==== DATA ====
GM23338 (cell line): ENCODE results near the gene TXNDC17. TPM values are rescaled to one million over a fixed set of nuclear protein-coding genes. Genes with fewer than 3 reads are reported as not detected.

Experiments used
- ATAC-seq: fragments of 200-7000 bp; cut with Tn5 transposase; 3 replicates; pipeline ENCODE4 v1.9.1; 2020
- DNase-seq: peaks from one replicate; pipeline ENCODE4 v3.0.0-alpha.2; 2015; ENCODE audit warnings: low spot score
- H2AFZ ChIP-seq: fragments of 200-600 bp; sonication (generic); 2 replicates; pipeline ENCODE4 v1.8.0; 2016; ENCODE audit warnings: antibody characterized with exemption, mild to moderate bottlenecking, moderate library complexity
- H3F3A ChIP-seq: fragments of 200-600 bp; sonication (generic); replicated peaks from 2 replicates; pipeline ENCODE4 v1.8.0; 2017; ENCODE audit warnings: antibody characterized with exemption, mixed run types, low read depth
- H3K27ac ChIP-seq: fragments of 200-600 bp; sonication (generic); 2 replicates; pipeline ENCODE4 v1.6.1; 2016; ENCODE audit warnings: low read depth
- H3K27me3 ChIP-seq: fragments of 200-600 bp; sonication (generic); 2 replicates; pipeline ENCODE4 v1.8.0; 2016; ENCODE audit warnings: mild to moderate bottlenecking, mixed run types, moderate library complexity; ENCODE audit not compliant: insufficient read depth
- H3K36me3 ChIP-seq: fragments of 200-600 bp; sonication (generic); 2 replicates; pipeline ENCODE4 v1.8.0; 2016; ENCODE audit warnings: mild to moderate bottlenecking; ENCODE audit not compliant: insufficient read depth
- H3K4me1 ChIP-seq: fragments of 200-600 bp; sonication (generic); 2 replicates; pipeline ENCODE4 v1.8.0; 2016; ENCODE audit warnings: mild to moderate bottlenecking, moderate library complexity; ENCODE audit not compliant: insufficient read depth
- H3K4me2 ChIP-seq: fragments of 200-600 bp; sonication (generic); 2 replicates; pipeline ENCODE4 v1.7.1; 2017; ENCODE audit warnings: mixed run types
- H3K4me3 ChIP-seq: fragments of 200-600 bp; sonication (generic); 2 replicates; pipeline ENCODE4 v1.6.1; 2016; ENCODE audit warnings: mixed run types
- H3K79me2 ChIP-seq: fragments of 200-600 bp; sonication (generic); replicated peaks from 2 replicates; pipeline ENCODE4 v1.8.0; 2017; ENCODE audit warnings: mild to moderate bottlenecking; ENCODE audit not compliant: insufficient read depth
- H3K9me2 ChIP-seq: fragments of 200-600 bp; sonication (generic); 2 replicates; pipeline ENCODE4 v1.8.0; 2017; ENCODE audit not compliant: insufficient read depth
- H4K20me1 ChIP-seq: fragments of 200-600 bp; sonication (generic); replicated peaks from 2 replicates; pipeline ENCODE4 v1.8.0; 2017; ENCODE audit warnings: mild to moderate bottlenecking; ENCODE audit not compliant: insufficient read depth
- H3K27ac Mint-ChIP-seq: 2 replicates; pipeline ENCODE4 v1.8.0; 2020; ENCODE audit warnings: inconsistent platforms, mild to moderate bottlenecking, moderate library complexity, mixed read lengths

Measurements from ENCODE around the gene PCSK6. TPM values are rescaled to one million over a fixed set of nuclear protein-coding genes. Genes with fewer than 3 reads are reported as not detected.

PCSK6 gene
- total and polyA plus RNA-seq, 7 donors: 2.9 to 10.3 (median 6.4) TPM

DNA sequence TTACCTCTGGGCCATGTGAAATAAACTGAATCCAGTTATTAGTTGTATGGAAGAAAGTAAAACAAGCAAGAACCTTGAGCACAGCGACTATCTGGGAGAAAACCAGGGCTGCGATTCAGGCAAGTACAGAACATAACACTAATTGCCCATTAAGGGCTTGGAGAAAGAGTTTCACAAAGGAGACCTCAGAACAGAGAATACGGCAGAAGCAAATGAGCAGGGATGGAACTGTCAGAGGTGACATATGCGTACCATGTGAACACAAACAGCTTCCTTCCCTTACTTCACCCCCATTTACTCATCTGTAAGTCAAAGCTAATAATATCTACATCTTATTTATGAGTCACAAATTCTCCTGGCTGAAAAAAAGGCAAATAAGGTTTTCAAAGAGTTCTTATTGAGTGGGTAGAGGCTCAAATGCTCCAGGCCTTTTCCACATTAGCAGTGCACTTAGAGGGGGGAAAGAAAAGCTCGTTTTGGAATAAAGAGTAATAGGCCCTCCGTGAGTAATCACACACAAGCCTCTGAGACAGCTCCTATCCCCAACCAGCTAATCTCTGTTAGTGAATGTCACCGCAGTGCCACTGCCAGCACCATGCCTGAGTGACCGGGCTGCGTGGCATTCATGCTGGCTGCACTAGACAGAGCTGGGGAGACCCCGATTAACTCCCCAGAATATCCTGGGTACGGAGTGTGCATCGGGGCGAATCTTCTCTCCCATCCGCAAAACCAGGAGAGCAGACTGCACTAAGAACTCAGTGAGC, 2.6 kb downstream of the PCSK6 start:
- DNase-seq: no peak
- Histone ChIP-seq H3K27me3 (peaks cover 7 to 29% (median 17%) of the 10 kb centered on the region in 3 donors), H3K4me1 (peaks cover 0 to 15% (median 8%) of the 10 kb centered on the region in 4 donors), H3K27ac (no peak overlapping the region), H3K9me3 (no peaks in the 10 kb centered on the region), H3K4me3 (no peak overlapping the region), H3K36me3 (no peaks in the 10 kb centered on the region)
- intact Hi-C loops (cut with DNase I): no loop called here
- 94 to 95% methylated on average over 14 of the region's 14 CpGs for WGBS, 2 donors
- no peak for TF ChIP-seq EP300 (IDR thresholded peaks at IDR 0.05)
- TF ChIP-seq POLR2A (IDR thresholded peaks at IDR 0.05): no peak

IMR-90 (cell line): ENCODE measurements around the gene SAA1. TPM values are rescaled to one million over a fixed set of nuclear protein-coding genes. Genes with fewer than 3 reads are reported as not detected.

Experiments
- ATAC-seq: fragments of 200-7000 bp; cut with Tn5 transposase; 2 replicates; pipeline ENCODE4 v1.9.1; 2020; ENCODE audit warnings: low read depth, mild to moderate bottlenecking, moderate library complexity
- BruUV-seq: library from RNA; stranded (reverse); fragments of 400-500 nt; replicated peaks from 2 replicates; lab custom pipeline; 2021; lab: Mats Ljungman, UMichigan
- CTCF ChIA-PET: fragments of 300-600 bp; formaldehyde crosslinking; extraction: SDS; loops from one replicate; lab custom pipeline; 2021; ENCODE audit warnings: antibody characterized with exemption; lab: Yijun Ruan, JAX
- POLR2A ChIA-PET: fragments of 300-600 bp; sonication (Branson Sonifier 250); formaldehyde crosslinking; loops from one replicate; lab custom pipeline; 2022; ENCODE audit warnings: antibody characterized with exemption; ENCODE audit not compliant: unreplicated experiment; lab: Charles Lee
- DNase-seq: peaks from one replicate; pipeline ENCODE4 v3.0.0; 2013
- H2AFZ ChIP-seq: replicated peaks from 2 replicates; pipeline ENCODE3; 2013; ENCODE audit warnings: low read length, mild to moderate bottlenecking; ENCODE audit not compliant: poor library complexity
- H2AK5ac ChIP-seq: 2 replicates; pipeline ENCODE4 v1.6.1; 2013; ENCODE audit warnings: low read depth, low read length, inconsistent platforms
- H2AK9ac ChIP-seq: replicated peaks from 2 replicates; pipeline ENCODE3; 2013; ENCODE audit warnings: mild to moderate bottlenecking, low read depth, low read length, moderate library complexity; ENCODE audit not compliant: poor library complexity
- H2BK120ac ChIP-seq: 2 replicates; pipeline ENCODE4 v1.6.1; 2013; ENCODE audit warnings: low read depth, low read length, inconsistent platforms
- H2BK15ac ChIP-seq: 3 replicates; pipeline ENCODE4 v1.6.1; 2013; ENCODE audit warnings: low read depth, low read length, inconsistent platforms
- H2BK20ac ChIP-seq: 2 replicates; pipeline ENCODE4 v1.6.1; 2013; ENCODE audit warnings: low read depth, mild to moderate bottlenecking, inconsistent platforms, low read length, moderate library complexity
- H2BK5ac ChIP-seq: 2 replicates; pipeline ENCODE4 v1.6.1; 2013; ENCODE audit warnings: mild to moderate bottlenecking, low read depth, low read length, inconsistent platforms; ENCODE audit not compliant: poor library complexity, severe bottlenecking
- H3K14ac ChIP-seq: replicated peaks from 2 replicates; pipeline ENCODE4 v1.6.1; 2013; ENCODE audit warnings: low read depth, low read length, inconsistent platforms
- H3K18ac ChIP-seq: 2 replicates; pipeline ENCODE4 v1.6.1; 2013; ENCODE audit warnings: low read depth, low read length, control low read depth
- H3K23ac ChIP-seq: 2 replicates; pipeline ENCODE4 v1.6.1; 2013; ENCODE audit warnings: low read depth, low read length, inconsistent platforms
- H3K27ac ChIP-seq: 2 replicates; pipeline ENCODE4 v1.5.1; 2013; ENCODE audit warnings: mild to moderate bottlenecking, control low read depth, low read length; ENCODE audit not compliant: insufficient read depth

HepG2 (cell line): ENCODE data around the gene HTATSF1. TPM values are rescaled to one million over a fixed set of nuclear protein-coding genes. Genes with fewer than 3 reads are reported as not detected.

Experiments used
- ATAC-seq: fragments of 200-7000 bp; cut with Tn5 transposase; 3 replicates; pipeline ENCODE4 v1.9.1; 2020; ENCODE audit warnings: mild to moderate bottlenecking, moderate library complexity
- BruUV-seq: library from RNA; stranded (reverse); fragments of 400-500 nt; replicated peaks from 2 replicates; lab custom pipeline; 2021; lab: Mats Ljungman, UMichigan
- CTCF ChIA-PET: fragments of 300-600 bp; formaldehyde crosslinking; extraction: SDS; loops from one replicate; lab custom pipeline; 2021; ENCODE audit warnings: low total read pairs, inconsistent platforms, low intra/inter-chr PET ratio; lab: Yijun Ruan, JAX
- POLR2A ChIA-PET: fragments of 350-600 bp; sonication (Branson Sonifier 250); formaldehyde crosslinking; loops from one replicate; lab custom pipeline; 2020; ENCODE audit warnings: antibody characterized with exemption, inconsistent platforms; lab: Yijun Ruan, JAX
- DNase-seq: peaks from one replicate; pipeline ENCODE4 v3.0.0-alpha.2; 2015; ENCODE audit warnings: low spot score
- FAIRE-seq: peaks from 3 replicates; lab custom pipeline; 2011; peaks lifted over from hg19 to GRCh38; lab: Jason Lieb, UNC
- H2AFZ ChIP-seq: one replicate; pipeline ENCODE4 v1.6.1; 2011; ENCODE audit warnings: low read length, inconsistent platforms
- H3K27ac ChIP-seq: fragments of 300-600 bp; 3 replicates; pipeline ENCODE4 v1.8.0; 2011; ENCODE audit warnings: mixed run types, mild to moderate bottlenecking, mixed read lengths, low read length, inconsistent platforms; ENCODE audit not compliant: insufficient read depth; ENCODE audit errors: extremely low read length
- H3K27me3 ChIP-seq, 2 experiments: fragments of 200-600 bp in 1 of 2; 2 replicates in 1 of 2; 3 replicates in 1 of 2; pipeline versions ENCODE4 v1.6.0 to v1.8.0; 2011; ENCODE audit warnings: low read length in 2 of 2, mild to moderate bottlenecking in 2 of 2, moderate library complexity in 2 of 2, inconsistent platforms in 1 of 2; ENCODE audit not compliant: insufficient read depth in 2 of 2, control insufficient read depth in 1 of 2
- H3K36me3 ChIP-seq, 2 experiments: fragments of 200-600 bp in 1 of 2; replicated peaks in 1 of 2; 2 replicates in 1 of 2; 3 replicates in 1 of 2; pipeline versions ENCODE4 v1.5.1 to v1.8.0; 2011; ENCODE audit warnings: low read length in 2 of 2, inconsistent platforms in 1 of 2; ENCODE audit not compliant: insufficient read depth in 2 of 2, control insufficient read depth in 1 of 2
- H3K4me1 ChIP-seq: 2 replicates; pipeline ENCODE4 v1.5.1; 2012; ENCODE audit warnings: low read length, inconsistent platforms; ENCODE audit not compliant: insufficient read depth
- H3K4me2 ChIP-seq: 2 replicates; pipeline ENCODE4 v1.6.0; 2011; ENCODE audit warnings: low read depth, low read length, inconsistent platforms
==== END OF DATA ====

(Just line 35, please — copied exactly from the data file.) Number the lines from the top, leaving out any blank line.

- H2AK5ac ChIP-seq: 2 replicates; pipeline ENCODE4 v1.6.1; 2013; ENCODE audit warnings: low read depth, low read length, inconsistent platforms